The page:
The Wall Street Journal, Feb 17
  • Japan pulls out of recession, but economic growth disappoints
    Los Angeles Times, Feb 16
  • South Africa protests apartheid column in Japanese press
    The Washington Post, Feb 16
  • Tokyo University of the Arts partners with schools in U.S., UK, France
    Mainichi Shimbun, Feb 16
  • Japan, U.S. cooperating on joint document to mark 70th anniversary of war’s end
    The Asahi Shimbun, Feb 15
  • Honda to reduce vehicle lineup by 20%
    The Japan News, Feb 15
  • American forces in Japan: Showdown
    The Economist, Feb 14
  • Corporations suspected of rigging bids for pavement projects since before 3/11
    Mainichi Shimbun, Feb 14
  • US appeals to Japanese business to help push for trade pact
    The Washington Post, Feb 13
  • A confident Abe plans drastic reform
    The Japan News, Feb 13
  • Report: Japan’s press freedom deteriorates under state secrets law
    The Asahi Shimbun, Feb 13
  • Japan’s Abe Faces Uphill Battle in Putting Fiscal House in Order
    The Wall Street Journal, Feb 12
  • District in Tokyo Plans to Extend Rights of Gay Couples
    The New York Times, Feb 12
  • Red Cross chief offers Abe way to help war victims without taking sides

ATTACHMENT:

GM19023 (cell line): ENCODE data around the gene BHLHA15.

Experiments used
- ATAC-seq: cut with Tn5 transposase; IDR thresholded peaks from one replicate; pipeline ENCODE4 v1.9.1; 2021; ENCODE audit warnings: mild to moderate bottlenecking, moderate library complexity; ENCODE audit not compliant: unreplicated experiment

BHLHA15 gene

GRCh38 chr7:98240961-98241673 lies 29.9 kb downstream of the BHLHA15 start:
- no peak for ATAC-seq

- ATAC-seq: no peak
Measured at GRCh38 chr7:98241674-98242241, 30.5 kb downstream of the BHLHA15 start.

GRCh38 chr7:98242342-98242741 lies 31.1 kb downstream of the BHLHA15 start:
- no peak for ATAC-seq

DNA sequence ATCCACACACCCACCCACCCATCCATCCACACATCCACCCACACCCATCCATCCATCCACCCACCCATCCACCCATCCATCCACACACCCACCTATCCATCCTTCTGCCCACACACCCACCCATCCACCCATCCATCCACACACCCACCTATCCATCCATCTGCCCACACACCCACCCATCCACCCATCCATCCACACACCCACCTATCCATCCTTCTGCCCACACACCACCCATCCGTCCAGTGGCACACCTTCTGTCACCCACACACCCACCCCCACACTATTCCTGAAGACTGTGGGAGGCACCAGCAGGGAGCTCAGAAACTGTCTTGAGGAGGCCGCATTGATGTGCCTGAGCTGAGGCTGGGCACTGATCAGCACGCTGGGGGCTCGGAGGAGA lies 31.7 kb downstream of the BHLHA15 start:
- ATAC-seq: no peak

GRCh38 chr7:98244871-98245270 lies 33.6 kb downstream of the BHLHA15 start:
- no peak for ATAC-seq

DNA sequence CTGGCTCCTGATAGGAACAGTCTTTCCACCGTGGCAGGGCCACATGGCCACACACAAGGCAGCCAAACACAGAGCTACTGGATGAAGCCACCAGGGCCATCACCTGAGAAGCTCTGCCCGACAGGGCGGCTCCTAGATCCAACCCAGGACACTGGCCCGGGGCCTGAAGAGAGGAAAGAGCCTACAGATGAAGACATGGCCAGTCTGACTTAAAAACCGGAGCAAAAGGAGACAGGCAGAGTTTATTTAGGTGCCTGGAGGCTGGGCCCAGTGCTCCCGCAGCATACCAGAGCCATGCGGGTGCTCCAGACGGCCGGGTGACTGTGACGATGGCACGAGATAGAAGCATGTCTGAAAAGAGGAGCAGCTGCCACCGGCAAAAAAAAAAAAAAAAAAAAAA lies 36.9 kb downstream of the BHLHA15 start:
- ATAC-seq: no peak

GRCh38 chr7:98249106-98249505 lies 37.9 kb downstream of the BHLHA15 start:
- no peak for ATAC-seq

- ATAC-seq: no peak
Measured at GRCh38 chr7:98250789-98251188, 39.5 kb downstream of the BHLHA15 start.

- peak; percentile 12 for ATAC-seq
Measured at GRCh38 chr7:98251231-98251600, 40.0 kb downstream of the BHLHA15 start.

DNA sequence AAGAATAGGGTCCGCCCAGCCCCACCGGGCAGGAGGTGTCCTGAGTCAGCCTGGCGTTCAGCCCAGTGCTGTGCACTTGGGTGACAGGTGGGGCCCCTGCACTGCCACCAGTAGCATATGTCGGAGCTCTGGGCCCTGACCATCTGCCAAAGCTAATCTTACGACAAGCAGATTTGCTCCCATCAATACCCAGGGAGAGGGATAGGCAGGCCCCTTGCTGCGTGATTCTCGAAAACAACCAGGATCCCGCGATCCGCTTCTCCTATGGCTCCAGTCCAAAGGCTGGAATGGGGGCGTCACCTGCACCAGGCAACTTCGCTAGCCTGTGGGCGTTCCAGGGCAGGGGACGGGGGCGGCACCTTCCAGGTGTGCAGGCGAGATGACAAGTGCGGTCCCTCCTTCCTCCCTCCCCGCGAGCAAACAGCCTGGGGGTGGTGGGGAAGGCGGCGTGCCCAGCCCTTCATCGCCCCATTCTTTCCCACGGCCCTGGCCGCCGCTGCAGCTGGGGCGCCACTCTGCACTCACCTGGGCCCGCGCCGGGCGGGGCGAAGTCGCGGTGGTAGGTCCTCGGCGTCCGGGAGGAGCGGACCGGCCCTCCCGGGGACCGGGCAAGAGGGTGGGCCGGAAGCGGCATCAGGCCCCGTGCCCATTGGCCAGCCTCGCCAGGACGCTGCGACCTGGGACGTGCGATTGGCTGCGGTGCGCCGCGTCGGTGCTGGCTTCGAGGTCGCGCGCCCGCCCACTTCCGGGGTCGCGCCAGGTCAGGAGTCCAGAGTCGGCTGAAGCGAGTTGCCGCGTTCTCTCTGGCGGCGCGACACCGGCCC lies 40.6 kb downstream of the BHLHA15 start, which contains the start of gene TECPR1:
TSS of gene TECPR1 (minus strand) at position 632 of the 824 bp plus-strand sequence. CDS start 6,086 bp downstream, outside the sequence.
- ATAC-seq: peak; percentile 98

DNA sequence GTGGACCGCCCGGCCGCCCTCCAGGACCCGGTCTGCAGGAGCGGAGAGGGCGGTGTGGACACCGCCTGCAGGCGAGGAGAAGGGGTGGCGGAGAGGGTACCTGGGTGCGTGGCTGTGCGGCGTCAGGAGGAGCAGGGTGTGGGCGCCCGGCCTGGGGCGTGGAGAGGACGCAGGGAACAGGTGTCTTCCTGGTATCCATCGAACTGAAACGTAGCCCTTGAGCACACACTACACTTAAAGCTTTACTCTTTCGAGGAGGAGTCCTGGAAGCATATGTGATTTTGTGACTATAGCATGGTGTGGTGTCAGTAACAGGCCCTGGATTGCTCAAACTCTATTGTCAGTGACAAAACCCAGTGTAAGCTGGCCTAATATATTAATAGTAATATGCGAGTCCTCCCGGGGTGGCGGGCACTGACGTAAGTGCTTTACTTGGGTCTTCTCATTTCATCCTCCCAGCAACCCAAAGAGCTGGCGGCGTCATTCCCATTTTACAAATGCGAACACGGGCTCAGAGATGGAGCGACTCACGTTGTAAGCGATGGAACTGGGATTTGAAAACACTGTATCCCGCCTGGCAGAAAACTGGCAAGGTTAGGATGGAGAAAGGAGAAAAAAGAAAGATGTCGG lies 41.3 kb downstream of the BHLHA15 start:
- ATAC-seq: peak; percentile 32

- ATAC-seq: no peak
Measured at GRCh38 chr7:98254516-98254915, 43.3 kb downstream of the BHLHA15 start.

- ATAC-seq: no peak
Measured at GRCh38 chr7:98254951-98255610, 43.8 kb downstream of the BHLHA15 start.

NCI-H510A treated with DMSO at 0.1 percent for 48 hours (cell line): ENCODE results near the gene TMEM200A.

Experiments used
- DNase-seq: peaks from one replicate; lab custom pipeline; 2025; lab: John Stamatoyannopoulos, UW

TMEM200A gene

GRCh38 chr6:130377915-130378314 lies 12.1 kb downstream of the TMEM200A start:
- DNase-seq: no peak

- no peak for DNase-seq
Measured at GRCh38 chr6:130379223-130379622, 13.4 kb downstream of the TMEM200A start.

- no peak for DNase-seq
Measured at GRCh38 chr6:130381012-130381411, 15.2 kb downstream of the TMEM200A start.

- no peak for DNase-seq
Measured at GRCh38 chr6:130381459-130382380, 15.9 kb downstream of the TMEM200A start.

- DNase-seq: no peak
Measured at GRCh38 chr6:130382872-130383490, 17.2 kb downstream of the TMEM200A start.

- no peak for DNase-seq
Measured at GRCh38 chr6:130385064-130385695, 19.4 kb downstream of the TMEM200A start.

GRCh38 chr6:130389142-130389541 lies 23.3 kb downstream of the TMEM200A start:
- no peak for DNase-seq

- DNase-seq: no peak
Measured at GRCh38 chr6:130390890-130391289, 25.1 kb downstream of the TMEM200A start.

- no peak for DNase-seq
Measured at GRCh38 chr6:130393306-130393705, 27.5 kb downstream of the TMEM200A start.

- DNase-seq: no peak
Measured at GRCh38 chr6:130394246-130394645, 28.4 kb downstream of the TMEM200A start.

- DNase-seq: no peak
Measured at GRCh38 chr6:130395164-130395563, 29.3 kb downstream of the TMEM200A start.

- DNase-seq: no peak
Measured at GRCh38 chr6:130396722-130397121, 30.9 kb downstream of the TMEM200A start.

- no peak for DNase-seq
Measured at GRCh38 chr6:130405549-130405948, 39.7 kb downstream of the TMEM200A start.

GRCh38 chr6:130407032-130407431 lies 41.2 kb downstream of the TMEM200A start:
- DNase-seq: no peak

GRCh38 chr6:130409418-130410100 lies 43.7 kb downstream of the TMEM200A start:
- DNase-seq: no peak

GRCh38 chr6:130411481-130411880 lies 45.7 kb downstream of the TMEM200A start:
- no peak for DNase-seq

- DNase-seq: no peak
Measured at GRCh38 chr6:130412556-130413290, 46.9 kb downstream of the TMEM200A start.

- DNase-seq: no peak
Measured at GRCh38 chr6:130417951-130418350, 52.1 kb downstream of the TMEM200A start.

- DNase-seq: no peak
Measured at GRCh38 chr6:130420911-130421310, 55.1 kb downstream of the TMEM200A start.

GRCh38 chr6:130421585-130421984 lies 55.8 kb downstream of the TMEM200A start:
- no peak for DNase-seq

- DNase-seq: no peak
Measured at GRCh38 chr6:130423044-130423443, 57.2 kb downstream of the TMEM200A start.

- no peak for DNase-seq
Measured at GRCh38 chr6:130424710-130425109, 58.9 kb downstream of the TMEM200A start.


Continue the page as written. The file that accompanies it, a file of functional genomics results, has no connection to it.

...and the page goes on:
The Japan Times, Feb 12
  • ODA used as strategy to bolster relations
    The Japan News, Feb 11
  • Japan: JFK gift-giver traced after 53 years
    BBC, Feb 11
  • Japanese book with Muhammad cartoons goes on sale amid criticism
    Mainichi Shimbun, Feb 11
  • Hostage crisis sharpens focus on Japan’s Middle East risks
    The Washington Post, Feb 10
  • Japan, Thailand to cooperate on railway projects
    The Asahi Shimbun, Feb 10
  • Japan adopts new aid policy, may aid foreign militaries
    The Japan Times, Feb 10
  • Support rate for Cabinet climbs to 58%
    The Japan News, Feb 9
  • From Soy Sauce To Bullet Trains: Famed Japanese Designer Dies At 85
    NPR, Feb 9
  • BOJ Board Member Warns of Risks from Latest Easing
    The Wall Street Journal, Feb 9
  • Old Ways Prove Hard to Shed, Even as Crisis Hits Kimono Trade
    The New York Times, Feb 9
  • Japan seizes passport of Syria-bound journalist
    BBC, Feb 8
  • Police officers to run in Tokyo Marathon in bid to prevent terrorist attacks
    Mainichi Shimbun, Feb 8
  • Japan after the tsunami: Grinding on
    The Economist, Feb 7
  • Move to lower voting age from 20 to 18 now a done deal
    The Asahi Shimbun, Feb 7
  • Major companies see boost to sales, profits from weaker yen
    The Japan News, Feb 7
  • Tokyo Population Keeps Growing
    The Wall Street Journal, Feb 6
  • Separation of power generation and transmission to come in 2020
    Mainichi Shimbun, Feb 6
  • Tokyo, Okinawa stuck in cold war over U.S. base
    The Japan Times, Feb 6